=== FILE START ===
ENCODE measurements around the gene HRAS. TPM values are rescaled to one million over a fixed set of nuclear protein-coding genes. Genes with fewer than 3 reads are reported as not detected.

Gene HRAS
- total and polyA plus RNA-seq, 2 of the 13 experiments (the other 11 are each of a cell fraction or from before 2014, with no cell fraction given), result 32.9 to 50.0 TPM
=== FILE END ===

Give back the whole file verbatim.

ENCODE measurements around the gene HRAS. TPM values are rescaled to one million over a fixed set of nuclear protein-coding genes. Genes with fewer than 3 reads are reported as not detected.

Gene HRAS
- total and polyA plus RNA-seq, 2 of the 13 experiments (the other 11 are each of a cell fraction or from before 2014, with no cell fraction given), result 32.9 to 50.0 TPM